A new ultra-strong cosmic ray scan of the Great Pyramid of Giza, Egypt, can reveal the nature of two mysterious voids inside the pyramid for the first time in 4,500 years.

The largest of these two spaces is located directly above the Great Portico - a passageway leading to what may be the chamber of Pharaoh Khufu - and is about 30 meters long and 6 meters high, according to previous pyramid surveys.

According to a report published on the "Live Science" website, archaeologists are not sure what they will find in the void, which may be one large area or several small rooms.

They also hope to know the function of this void;

The most fascinating possibility is that the pit is Khufu's hidden burial chamber. Another less important possibility is that the cavity played some role in the construction of the pyramid.

Project "Skan Pyramids"

Built for Pharaoh Khufu (circa 2551-2528 BC), the Great Pyramid of Giza is the largest pyramid built in ancient Egypt and the only surviving wonder of the ancient world.

Between 2015 and 2017, the Scan Pyramids project conducted a series of surveys that analyzed muons - cosmic particles that regularly fall to Earth - to detect any voids.

Those scans revealed both voids in 2017.

The researchers used the latest techniques in the field of surveying, muon radiography, cosmic AKA particles, thermal imaging using infrared radiation, photogrammetry, scanning and 3D reconstruction, to penetrate the heart of the largest of the Egyptian pyramids without excavation.

Scientists from the "Pyramids Population" project revealed two previously unknown voids in the Great Pyramid in research published in November 2017 in the journal "Nature". Previous scans also revealed a second, much smaller void, directly behind the north face of the pyramid, and the purpose From it is not clear.

Exploration using muon particles ("Scan Pyramids" project)

Scan the Great Pyramid again

A new team plans to survey the Great Pyramid again, but this time with a more powerful system that analyzes muons in more detail.

Muons are negatively charged elementary particles that form when cosmic rays collide with atoms in the Earth's atmosphere.

These high-energy particles are constantly falling on the ground (and are harmless);

Because they behave differently when interacting with stone versus air, researchers can use ultra-sensitive detectors to identify particles and pinpoint areas they can't explore from the inside, as is the case with the Great Pyramid.

"We plan to put a telescope system in the field that has a sensitivity 100 times greater than the equipment recently used at the Great Pyramid," a team of scientists wrote in a paper published on the preprint server (arXiv).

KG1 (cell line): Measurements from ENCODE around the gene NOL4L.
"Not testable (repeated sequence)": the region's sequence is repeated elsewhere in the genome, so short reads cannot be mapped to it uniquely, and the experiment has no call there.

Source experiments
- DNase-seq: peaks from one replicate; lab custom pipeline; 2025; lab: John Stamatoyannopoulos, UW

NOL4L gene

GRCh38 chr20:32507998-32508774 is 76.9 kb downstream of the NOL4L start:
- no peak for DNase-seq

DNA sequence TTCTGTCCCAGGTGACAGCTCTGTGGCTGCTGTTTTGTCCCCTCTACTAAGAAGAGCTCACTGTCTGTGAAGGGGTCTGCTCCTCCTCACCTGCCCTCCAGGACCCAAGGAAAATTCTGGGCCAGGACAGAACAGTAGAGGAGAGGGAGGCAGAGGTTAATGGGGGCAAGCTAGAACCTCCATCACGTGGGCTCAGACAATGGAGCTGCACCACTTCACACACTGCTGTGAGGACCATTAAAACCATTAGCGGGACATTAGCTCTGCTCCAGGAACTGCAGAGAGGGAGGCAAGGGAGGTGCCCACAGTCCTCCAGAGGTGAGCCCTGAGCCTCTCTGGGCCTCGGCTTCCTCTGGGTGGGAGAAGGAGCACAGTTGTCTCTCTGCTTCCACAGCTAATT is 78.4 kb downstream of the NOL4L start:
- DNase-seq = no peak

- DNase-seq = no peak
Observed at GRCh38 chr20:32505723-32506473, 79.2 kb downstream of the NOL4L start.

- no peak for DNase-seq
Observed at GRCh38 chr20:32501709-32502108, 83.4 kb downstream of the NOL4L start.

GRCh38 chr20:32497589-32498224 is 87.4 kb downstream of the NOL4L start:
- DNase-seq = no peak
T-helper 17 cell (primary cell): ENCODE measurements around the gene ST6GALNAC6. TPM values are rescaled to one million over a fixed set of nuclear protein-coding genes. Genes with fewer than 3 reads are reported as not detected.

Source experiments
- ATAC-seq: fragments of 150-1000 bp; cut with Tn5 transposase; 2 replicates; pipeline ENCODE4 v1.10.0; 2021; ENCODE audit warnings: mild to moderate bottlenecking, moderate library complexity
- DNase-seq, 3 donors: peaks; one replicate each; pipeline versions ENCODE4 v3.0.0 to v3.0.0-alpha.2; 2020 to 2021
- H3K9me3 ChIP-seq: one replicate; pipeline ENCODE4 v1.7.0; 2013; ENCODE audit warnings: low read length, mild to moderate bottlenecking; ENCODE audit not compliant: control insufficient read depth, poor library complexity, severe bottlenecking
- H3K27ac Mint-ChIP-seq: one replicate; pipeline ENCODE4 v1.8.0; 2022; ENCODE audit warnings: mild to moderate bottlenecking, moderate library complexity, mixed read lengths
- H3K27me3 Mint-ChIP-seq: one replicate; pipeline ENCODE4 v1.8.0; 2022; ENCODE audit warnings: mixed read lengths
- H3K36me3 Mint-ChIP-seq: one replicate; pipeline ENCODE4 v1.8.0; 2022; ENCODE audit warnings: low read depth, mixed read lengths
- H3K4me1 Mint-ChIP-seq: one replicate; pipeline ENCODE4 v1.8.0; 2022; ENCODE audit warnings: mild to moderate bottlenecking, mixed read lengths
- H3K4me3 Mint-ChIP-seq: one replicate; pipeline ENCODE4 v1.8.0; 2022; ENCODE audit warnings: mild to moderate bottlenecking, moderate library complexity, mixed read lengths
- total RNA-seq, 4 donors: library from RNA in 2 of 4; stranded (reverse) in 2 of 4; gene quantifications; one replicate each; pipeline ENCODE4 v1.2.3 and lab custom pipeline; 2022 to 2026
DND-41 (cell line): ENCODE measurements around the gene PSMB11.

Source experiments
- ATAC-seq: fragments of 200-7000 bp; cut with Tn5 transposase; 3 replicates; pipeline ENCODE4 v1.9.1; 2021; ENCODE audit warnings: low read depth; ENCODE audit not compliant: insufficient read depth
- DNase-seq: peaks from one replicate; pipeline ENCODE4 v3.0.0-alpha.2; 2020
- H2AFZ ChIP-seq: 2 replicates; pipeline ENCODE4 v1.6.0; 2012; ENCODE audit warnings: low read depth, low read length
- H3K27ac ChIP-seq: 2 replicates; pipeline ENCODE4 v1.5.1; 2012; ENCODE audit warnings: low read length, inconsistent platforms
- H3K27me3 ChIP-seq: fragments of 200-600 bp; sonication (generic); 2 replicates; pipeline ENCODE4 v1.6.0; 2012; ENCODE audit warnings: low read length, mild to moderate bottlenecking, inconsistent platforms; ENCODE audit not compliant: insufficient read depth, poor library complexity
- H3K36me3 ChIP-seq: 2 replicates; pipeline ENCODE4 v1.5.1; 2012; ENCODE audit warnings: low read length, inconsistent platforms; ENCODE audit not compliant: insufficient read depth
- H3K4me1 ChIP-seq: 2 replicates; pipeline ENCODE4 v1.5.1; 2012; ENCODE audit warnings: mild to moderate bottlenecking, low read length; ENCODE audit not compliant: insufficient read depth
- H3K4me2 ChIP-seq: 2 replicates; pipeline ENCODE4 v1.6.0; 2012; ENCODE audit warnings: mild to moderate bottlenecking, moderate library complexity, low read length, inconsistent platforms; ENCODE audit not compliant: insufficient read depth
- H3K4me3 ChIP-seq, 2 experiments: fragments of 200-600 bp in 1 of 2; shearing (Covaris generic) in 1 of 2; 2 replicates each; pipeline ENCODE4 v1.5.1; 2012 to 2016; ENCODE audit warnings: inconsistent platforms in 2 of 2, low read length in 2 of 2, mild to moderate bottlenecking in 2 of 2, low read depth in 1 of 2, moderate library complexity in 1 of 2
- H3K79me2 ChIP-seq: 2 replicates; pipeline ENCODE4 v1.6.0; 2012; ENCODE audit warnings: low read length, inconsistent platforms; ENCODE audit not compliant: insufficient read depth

Electronic publishing (pre-print) of scientific papers and papers on pre-print servers allows the scientific community immediate and accurate examination of the papers, but so far the research has not been reviewed by other scientists (by peer review).

Preparing the telescope for muon imaging technology to penetrate the heart of the pyramid without drilling ("Scan Pyramids" project)

The project needs financing

"Because the proposed reagents are too large, they cannot be placed inside the pyramid, so our approach is to place them outside and move them along the base. In this way, we can collect muons from all angles in order to build the required data set," the team wrote.

"Using very large muon telescopes placed outside the Great Pyramid can produce high-resolution images," Alan Bruce, a scientist at the Fermi National Accelerator Laboratory who was involved in the research, told Live Science in an email. Due to the large number of discovered muons.

The researchers noted that the detectors are so sensitive that they may detect the presence of artifacts inside the voids, and add, "If a few cubic meters are filled with materials such as pottery, metal, stone or wood, we should be able to distinguish between that and air."

This 3D rendering shows the hidden structure inside the Great Pyramid of Giza (Getty Images)

The team obtained approval from the Egyptian Ministry of Tourism and Antiquities to conduct the surveys, but it still needed funds to build the equipment and place it next to the Great Pyramid.

"We are looking for sponsors for the entire project," Bruce said.

"Once we get the full funding, we think it will take about two years to build the detectors," he added.

At the moment, the group only has enough funding to run simulations and design some prototypes."